Minstrel Banjo

For enthusiasts of early banjo

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Now that's thumbthing isn't it!

Minstrel banjoists playing 4 melody stringed instruments with no thumb string in the early 1840's. Hmmm. I wonder...

Ha! That's very punny, Greg!

I wish pants like that would come back into style.  

Is this an instrument that actually did exist or are you pondering if it did, based upon the sheet music front?

If the latter, it could be that the artist was merely ignorant of banjo-playing.  I once played with some people and there must've been a newspaper photographer at the site because we found a photo in the next edition of one of the fiddlers applying rosin with a caption stating, "Here, the fiddler is waxing his bow."  Maybe I should try that as I'm always trying to find a way to play more quietly.

Well dressed slaves lived in thatched roof beach cottages?

The lithograph never lies...

Yes Ian, like the Internet!

Well, I would be surprised though if folks didn't sometimes make their own banjos that had no thumb string.  They still do today, home-made banjos of all kinds.  It's easier to make without a thumb peg, and it can certainly be played with no problem.  Why wouldn't they?  There were/are all manner of home made fiddle embodiments...rectangular, gourd, metal can, 3 or 5 string fiddles...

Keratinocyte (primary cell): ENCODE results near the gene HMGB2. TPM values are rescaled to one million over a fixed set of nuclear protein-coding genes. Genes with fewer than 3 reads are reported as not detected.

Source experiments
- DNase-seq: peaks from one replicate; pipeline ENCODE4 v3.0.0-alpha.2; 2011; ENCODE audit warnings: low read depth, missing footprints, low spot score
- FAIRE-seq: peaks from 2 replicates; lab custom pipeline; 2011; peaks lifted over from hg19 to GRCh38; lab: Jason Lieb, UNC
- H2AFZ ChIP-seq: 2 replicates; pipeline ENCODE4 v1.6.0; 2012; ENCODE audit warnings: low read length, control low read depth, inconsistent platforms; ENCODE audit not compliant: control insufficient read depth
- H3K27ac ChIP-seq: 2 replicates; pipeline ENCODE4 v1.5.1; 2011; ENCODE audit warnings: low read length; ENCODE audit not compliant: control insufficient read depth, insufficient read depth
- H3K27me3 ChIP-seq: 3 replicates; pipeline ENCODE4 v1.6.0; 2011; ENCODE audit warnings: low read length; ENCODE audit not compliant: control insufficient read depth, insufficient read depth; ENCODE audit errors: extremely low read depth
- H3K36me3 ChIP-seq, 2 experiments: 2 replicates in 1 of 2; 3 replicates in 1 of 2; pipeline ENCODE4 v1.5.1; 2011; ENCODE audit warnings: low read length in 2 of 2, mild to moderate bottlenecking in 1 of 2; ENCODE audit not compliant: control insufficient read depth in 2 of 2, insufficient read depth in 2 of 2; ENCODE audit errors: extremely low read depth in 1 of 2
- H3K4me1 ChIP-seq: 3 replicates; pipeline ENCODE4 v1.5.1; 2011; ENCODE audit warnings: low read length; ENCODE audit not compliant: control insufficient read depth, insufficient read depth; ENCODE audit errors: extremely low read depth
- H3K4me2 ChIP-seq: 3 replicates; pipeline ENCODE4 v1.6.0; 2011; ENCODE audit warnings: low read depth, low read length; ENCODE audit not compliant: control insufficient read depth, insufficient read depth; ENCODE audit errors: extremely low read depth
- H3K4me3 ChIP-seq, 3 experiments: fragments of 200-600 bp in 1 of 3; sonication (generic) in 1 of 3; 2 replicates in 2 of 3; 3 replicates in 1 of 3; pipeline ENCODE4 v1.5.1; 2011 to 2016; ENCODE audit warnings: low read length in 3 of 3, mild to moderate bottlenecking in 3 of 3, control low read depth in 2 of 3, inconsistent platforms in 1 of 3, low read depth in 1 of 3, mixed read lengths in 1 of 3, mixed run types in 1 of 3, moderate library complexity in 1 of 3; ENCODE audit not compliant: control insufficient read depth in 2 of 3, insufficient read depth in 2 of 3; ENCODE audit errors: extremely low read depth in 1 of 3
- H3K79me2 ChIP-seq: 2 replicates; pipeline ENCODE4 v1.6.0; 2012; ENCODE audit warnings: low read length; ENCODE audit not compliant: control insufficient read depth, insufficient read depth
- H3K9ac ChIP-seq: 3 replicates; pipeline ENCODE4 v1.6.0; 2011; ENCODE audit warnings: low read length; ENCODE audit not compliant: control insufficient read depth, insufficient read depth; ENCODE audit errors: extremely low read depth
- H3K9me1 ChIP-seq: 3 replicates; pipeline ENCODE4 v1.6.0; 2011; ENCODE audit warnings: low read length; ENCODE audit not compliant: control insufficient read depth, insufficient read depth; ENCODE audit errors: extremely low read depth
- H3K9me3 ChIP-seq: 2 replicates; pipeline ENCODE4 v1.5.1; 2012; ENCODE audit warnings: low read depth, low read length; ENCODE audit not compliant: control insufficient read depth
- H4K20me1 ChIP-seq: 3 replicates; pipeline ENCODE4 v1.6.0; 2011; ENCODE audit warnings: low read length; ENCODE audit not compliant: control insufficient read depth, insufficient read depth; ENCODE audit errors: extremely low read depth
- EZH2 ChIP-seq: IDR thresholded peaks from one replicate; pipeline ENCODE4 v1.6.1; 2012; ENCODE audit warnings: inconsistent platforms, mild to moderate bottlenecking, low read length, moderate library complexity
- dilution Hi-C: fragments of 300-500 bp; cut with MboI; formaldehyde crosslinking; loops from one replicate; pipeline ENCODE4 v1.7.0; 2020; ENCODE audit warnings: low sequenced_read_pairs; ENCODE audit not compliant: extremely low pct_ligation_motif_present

I've not only played a banjo without  a thumb string, I've even had pants like that.

I chose these two, among many pictorial representations of different types of banjo's in the 1840's, precisely because of the extreme detail and careful rendering of the images. I know a lithograph is not proof that such instruments existed - only a photo would do that. However, these were produced by top professional artists of the day, not romantic painters. No one, for instance ever questions the rendering of the thumb string in the Old Plantation painting, which was painted by an amateur plantation owner  - it is always used as proof of its existence. Now I'm not arguing that most banjo's didn't have a thumb string, I'm sure that they did. But I wonder if until the 5 string as we know it stabilizes under the influence of Sweeny and the Virginia Minstrels, if there weren't other types of banjo's in use and what could these different structurings of the instrument tell us about early banjo style.

You're right, and I did consider the fact that the image is otherwise rendered in pretty good detail.   So why, then, would they have left off the thumb peg if, indeed, it had one?

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